In the present world of management there is too much of reliance on

**mathematical**and

**analytical**thinking. As someone who tries to observe managerial sphere with a very keen perception the author, does not find this trend very appealing. Now before doing a thorough analysis it will be good if the point be made very clear that there is no grudge against mathematics in general and the author also admits the fact that these are of extreme significance for management as an approach but the ongoing trend where it is infiltrating into each and every aspect of managerial thinking, is something that needs a revisit. The reason for this goes as follows:-

1>

**In Mathematics 2+2=4, in reality it is not the case**. In real world business scenario 2+2 might be 4, 3,5 or even 14 or -4. Mathematical tools are too much mechanical in approach, now having a robust mechanical model in practice makes things very easy to understand and can be comprehended easily by the takers but one must understand that might be far away from what might happen in reality. Just because a mathematical model is

**robust**enough does not guarantee that it will be correct also.

2>

**It kills the qualitative approach of a manager**:- For a successful manager it is essential that he should be well versed with qualitative as well quantitative approaches. But relying too much on the quantitative approach and using a quantitative framework for each and every managerial situation might undermine the qualitative approach in some one.

3>

**Mathematical models cannot go beyond the obvious**: - One must understand that any analytical or mathematical model always considers the available and existing frameworks. But is some one really wants achieve a major breakthrough he needs to think beyond the obvious which is not possible by depending on mathematical thinking approach. One must understand that something like a

**Ford's "T model**",

**Southwest’s low cost aviation service**,

**Toyota’s "Just in Time**" were not the outcome of some mathematical thinking. They were purely based on the ability to think beyond the obvious, to understand the

**latent demand**of the customers, to catch the

**hidden loopholes**in the system and these abilities really don’t come with mathematical thinking but with experience, with the knowledge of the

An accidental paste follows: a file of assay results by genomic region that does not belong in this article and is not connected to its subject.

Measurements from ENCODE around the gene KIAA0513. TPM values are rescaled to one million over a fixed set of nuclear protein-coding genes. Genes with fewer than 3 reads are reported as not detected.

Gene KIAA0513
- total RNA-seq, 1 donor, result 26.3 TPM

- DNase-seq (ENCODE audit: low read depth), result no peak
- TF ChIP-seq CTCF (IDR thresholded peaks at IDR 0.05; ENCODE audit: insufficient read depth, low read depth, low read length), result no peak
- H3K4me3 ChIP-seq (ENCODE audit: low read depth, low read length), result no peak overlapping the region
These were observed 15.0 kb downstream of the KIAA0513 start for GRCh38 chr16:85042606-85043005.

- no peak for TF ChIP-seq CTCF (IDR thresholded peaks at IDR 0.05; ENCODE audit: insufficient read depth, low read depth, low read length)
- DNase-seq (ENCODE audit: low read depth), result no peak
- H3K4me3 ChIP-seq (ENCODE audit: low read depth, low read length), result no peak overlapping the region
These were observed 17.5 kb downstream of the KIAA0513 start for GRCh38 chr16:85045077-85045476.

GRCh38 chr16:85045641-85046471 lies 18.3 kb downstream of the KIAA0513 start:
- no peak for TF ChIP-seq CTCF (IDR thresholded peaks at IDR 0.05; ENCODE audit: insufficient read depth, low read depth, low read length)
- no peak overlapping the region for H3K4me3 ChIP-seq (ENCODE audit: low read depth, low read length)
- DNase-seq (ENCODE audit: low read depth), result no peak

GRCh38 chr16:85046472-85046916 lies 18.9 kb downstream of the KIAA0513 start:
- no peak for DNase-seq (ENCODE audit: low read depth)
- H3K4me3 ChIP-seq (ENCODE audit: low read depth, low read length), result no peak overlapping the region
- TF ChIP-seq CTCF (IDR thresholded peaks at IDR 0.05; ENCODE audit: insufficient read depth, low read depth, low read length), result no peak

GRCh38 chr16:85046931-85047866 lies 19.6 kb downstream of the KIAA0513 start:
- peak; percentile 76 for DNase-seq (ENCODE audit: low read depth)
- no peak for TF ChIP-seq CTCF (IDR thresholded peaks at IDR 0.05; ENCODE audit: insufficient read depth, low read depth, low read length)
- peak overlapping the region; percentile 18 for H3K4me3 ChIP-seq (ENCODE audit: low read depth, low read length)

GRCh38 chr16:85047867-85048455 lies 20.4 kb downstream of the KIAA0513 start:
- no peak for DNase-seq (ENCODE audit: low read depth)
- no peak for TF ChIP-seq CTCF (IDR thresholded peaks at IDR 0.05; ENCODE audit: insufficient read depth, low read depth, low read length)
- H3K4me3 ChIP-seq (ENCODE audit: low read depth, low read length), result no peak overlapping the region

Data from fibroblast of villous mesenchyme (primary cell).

**qualitative aspects**of a problem, with

**systemic thinking**and beyond that the guts to explore something that had been unexplored so far and to execute the findings with confidence.

Having said this will like reiterate that mathematical thinking also has end no. of advantages but will like to describe this in details in some other blog.

what crap

ReplyDeleteExcellent article Paritosh.. Quite a number of times I find our colleagues spending too much time crunching numbers meaninglessly!!

ReplyDelete@Ravi S, crunching numbers does not mean that you are too much dependent on mathematics, it means that you have not actually known how to act and think according to situations!

ReplyDeleteIf you tell me, mathematicians are not good managers then, haha.. look at Pythagoras or CV Raman (physicist cum mathematician), they have excelled and how!! :)

We learn to become managers by using our knowledge of numbers and how to use in them situations!!

My 2 cents!

@Dear Rohit...

ReplyDelete1> 1st up all I never said that mathematics is not imp, mathemeatics is the soul of any art & science and hence management is not an exception. But there are situations were it may not be needed much nad I habe tried to explain those situations also...

2> N yes ur example of Cv raman n pythagoras is down right foolish...they have gt nothing 2 do with management....

TC

@ Paritosh, management does not mean exactly being the manager of a company! :)

ReplyDeleteThey managed their lives pretty well given the circumstances they grew up had to educate people in. You using the Pythagoras theorem till now to calculate the length of one side of the right angled triangle shows how effective it is till now!

Mathematics is very important in any realm of life. Example, in an HR situation where you have to convince an employee to leave/not leave the company, you use probability to determine if he/she is good enough for the company, you analyse the situation. all in the back of your head. You might not pen it down or use Baye's theorems, but, you use it!!

My other 2 cents!

Dear Rohit:-

ReplyDelete1> I have never said that mathematics is not important.. even in HR which is purely qualitative has lot of quants in it ranging from per capita revenue, hr analytics to general stats and other stuffs.

My only point is that maths has some limitation nad you might come with a mathematical model for almost any kind of managerial situation butb there is no gurantee that every time u will have success, having a model is diff thing n wether d model is effective enough or not is a diff issue....

2>Cv raman n pythogoars wre cases of individual genius not of any managerial gr8ness...ITS just funny but yeah its a typical TS kinda sense of humour:)